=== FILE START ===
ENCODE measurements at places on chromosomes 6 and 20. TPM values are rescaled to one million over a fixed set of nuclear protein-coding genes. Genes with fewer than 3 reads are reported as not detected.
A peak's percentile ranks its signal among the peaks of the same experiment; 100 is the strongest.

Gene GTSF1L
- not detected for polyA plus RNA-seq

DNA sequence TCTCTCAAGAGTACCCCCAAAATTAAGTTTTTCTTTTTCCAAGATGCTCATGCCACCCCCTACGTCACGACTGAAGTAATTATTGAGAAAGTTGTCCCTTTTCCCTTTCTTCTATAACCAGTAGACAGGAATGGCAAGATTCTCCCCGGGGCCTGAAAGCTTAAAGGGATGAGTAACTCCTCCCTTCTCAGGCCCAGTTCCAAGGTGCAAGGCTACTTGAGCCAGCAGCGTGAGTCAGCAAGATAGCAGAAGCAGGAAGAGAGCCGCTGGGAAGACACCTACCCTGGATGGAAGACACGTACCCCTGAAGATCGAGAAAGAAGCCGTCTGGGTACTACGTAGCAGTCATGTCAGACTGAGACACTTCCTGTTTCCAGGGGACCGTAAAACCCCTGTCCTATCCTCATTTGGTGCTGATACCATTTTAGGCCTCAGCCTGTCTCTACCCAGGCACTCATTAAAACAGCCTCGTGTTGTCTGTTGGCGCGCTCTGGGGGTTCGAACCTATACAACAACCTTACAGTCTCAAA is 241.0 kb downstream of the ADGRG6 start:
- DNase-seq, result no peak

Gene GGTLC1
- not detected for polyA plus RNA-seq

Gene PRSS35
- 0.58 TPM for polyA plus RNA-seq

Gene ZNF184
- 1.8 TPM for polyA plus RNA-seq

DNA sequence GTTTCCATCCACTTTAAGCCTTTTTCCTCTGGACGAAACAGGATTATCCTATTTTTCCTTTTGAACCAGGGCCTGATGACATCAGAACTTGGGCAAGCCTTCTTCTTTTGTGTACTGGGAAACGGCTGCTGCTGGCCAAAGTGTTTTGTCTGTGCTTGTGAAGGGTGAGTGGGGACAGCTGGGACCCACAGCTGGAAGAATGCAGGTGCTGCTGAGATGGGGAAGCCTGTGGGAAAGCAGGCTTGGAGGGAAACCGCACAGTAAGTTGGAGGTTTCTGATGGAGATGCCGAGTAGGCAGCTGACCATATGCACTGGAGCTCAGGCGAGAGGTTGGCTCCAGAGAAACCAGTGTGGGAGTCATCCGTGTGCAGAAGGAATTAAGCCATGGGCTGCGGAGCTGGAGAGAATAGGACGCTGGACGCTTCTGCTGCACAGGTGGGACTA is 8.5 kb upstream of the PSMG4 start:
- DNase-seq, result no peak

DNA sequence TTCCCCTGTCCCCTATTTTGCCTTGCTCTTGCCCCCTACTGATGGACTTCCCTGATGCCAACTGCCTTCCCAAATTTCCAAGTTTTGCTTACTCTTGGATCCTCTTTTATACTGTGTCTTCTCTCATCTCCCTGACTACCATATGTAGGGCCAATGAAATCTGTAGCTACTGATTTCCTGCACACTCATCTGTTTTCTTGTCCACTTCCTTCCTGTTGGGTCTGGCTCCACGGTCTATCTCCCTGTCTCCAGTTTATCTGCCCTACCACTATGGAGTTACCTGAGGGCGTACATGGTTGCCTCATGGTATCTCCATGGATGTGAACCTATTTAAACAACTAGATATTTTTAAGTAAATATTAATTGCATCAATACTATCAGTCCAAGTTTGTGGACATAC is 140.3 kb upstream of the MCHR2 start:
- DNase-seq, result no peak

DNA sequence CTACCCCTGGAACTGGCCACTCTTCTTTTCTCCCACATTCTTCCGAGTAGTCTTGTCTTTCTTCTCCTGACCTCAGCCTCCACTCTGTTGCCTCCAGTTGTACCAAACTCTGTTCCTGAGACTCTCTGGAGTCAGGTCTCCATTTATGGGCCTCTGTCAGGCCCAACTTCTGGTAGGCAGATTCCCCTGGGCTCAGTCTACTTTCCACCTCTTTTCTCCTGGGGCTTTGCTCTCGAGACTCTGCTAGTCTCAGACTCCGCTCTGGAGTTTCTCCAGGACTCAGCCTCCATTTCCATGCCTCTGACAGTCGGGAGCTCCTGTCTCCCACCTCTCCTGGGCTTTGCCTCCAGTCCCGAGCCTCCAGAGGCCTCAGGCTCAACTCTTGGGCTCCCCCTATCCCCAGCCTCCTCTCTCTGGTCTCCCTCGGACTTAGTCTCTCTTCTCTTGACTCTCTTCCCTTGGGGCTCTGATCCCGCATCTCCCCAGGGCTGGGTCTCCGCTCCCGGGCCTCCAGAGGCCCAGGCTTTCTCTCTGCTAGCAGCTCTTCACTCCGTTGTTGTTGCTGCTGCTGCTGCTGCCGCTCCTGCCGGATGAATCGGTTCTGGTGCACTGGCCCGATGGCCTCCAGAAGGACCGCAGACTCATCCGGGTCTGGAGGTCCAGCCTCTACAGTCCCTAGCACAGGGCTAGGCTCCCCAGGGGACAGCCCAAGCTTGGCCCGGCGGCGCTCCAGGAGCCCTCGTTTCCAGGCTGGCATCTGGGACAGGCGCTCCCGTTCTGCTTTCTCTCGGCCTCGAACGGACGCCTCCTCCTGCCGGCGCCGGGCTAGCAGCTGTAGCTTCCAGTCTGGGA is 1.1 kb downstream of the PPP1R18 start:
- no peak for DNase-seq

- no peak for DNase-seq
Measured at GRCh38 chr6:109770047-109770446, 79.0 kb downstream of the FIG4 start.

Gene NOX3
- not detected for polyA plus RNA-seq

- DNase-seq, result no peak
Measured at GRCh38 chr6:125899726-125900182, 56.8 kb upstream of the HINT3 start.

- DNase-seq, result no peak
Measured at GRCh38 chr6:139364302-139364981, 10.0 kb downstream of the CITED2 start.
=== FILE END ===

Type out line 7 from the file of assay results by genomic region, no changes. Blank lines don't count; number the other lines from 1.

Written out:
Gene GGTLC1